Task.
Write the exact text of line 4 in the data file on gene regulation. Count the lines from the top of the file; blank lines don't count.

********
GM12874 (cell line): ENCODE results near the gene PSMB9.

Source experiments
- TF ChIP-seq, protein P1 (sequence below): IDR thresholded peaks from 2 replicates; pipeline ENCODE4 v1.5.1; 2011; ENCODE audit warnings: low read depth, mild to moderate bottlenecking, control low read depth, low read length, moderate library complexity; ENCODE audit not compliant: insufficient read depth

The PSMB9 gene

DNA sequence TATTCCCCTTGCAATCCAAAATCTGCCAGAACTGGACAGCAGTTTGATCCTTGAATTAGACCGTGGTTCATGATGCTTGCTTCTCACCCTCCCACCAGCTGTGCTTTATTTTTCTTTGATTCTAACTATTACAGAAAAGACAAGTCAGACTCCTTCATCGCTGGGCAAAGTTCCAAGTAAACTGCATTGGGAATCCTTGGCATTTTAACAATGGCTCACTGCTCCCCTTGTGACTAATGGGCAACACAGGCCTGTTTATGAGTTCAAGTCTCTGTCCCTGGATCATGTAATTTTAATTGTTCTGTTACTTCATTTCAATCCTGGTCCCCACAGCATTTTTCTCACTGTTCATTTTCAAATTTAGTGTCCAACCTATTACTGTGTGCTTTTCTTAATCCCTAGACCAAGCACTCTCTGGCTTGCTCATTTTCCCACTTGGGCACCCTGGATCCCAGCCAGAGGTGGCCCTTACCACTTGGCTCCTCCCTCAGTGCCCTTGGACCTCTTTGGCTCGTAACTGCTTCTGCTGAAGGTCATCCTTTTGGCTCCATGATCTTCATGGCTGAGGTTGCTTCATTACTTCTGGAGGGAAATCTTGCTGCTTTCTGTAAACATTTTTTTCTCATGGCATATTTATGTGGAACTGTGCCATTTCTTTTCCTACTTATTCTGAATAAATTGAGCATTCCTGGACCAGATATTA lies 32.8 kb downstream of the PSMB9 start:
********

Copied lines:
The PSMB9 gene